Apart from that, some transhumanists are thinking even further. Why shouldn’t we extend our capabilities beyond the human norm? Pioneer Neil Harbisson has been legally recognized as the world’s first cyborg and carries a self-developed antenna on his head that translates different signals from the environment directly into his brain. Thus he has a sense more than other human beings and is technically not homo sapiens, but just a cyborg, a human-machine organism. Medical research in particular originally focused on other areas, namely that of compensating for physical inadequacies – prostheses as a substitute for amputated limbs, for example. In the meantime, wearers of these prostheses are in part more powerful than “healthy” people, as Oscar Pistorius impressively demonstrated with his sprint world record. It is therefore basically possible to artificially replace and expand bodily functions. What is the next step?

Especially against the background of the approaching General Artificial Intelligence, many pioneers have set out to connect humans with machines. Only in this way is it possible to escape a domination of computers and survive as a species. Elon Musk, for example, the famous founder of Tesla Motors among others, is pushing ahead with a project that is not only exciting in this context: Neuralink. Neuralink first researches the functioning of the human brain and secondly, the goal is to launch a brain implant that establishes a direct connection to the Internet around 2040. For example, a carrier thinks: “How do I get to Berlin tomorrow?” and in the form of his thoughts, he is sent directly suggestions for solutions from the relevant mobility providers. The fact that the transmission of information into the brain via electrical impulses is basically possible has been proven several times in the meantime – most recently playfully with the game Tetris, as a subject the next action exclusively via electrical signals of two transmitted to other players. Probably there will be an app store for knowledge in this environment, about which anyone can download knowledge for 99 cents; wonders how the education system will prepare for this.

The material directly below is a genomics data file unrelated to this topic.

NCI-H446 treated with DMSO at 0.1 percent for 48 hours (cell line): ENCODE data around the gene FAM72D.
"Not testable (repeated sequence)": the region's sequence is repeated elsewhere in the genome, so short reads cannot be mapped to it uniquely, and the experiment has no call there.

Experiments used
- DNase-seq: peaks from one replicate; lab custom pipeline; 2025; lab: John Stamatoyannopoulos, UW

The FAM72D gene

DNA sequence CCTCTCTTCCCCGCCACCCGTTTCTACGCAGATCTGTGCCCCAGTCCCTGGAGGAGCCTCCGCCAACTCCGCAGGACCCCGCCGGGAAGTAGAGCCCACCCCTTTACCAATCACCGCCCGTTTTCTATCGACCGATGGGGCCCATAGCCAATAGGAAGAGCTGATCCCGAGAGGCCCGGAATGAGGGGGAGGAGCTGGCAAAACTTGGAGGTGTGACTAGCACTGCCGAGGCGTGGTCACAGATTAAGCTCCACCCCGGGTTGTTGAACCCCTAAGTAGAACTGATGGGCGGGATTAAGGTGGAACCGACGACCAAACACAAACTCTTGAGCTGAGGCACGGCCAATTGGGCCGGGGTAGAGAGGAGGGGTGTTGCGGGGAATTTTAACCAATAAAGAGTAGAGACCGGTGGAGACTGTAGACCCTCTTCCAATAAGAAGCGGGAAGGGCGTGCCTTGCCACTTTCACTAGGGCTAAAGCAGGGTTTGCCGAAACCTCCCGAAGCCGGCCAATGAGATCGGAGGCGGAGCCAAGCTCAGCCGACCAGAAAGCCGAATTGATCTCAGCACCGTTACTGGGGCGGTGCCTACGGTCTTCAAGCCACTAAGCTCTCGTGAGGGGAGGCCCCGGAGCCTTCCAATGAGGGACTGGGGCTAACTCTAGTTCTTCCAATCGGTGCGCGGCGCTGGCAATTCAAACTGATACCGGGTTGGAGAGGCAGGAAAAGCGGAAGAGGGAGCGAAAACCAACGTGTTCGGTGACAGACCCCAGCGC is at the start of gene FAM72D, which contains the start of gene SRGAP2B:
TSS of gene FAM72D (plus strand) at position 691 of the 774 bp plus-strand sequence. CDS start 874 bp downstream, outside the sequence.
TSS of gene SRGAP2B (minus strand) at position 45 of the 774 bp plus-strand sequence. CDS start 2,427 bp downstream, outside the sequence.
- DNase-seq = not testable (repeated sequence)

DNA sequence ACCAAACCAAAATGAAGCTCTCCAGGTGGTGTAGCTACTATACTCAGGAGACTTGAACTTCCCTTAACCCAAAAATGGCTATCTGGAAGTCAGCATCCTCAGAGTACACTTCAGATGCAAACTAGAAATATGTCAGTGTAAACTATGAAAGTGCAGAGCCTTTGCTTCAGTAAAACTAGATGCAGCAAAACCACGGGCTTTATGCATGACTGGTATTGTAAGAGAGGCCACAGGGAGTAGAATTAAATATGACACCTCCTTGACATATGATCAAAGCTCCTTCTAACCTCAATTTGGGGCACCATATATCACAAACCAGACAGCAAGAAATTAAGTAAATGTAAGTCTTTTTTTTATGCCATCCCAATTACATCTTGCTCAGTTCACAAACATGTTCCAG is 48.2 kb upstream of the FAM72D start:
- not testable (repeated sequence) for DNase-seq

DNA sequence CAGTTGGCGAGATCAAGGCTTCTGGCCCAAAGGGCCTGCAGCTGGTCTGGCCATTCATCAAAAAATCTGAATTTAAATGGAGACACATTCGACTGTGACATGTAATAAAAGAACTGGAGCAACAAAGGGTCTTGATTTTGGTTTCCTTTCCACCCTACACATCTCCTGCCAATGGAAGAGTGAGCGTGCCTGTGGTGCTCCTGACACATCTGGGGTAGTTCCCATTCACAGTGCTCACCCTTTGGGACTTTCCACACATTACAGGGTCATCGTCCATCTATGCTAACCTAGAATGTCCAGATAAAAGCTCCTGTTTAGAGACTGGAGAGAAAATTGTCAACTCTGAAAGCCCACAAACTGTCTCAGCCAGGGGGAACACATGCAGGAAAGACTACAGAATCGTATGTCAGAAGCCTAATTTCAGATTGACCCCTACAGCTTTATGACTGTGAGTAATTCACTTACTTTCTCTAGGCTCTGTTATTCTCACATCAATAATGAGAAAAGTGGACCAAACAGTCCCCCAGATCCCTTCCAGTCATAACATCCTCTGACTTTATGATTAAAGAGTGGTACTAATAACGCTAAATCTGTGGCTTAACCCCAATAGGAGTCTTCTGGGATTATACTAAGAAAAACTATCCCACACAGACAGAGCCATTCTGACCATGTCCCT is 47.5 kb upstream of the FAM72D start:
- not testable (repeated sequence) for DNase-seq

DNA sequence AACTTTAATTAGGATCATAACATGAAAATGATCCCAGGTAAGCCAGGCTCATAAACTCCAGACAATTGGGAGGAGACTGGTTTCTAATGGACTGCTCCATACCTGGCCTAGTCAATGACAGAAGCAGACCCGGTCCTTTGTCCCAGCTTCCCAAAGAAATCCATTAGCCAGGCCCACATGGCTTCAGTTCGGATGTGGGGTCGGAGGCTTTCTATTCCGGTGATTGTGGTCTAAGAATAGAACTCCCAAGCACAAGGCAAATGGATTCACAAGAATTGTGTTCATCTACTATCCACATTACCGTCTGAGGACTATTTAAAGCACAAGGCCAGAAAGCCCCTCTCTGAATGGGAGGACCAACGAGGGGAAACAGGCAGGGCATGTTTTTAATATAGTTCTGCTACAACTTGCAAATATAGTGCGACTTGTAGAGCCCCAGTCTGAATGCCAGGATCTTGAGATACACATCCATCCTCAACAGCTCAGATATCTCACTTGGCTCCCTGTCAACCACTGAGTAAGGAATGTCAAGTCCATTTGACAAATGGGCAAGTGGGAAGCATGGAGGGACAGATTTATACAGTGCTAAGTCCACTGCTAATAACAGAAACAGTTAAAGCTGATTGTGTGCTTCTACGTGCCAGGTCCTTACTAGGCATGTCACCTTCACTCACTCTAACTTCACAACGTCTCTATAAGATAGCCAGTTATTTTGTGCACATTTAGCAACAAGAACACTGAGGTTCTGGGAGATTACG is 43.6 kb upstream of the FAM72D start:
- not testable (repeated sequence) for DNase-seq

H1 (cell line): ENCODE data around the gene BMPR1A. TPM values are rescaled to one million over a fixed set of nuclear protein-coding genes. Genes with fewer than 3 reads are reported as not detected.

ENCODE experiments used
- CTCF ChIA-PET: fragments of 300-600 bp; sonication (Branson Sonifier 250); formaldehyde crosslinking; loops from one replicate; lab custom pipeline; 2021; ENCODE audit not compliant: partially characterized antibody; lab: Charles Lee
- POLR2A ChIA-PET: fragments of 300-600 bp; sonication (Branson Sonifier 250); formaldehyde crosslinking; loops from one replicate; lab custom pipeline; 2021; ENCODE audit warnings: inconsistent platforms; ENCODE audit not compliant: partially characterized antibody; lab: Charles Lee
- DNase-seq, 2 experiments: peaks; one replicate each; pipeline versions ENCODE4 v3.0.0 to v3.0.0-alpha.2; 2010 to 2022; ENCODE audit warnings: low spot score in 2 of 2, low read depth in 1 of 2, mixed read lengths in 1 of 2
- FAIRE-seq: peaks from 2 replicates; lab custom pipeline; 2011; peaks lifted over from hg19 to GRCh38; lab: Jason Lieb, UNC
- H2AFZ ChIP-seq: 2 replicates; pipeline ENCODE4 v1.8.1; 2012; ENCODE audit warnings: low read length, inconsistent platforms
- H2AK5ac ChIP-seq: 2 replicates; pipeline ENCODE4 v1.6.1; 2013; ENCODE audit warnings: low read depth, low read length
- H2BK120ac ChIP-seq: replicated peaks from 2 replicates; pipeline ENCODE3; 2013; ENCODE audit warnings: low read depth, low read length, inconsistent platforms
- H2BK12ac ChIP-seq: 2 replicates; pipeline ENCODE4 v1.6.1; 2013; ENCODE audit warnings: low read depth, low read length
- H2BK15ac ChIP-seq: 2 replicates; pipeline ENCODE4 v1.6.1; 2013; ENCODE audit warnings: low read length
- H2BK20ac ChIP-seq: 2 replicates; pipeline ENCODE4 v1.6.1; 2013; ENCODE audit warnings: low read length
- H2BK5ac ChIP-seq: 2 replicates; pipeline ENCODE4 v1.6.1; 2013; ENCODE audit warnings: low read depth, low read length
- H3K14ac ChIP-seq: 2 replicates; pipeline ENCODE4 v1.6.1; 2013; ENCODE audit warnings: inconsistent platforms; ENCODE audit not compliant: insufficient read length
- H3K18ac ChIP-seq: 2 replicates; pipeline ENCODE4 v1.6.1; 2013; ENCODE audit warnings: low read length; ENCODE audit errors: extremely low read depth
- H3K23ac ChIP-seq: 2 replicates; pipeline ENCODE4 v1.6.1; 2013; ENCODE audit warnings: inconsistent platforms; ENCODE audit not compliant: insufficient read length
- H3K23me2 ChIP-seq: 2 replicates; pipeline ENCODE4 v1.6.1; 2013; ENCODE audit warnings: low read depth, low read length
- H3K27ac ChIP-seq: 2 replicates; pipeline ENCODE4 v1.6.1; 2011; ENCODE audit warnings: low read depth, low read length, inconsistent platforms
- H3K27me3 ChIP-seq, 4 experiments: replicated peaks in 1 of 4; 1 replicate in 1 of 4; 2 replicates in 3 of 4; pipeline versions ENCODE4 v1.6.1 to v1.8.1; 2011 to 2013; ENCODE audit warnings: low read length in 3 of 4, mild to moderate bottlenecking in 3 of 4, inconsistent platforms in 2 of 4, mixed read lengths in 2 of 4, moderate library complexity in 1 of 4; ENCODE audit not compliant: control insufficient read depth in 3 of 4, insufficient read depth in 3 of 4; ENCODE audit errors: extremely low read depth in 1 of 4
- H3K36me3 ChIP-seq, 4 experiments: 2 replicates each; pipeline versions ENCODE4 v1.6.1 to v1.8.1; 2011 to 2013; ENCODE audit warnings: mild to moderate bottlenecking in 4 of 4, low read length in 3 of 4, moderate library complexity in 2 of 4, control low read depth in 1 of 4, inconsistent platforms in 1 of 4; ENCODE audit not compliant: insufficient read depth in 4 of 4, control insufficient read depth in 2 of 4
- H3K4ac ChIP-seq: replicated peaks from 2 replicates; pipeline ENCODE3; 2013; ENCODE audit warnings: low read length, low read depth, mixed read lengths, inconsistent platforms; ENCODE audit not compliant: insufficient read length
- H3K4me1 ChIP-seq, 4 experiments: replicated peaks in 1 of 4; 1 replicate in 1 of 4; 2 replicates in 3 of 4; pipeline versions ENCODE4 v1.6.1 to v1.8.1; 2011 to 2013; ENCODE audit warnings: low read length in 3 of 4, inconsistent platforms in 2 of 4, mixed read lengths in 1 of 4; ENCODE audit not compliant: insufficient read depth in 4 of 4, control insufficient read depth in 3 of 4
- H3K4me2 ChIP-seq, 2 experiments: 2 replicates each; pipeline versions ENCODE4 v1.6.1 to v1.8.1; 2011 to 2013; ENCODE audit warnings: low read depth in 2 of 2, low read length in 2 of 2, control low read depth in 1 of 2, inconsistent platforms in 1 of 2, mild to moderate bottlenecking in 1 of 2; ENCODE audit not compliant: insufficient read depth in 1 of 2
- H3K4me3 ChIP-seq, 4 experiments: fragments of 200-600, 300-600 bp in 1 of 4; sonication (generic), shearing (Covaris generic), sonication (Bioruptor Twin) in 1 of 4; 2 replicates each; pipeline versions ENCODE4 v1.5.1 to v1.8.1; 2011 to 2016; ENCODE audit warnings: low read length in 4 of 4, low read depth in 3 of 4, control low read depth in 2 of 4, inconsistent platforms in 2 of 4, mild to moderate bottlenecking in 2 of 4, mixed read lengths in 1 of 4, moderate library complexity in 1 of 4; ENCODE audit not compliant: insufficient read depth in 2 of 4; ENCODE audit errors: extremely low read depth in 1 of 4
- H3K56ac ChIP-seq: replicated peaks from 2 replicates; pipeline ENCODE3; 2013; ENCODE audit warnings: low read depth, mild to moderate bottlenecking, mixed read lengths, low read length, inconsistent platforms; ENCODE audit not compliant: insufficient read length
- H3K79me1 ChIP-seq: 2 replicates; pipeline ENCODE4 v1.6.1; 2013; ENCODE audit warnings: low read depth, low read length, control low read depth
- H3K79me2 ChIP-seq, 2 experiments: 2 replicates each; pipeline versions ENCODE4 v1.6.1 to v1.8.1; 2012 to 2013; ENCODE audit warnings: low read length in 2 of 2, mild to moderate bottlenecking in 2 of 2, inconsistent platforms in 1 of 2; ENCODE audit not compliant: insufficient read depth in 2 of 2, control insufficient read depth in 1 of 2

Conclusion: Sapiens 2.0 is a different species than Homo Sapiens. Of course, the 1st no longer in the world will be held. On January 1, 2040, every human earth-dweller suddenly took this step, there is already evidence of the division of the species. Let us hope that coexistence is more peaceful than with Homo Sapiens and Homo Erectus and the like.


Humanity is abolishing itself – and I mean that in the best sense. Our brains, bodies, and social and political systems are too limited for the global challenges of the coming decades. Merging with technology seems to be the logical next step in mastering the complexity of the future world; However, few will push this step forward and fight a great many. because:

“The greatest enemy of the progress of mankind is human selfishness.”

Selfishness here is an outrageous reduction in complexity of many factors: social and political systems, diplomatic sensitivities, greed, narrow-mindedness, short-sightedness of the decision-makers. And it is precisely at the top levels of decision-making that I want evidence-based policies, more far-sighted decisions, and faster adaptation of life-saving technologies as we move into the future. But we’re not here at “Wish you something.” If you have read up to this point, you are happy to see this wish as an appeal to you to make a proactive change to the situation if you agree – even by sharing this post on your network. Thank you!

Selected sources

DLF Nova Podcast “Hörsaal” (2019): Cryonics: Hope for a Life in the Future, episode from 21. April 2019, lecture by Dirk Nemitz from 16.12.2016. Online:

Vice (2017): Is it really worth freezing for 80,000 dollars to see the future? Online:

Photo by Daniel Cheung on Unsplash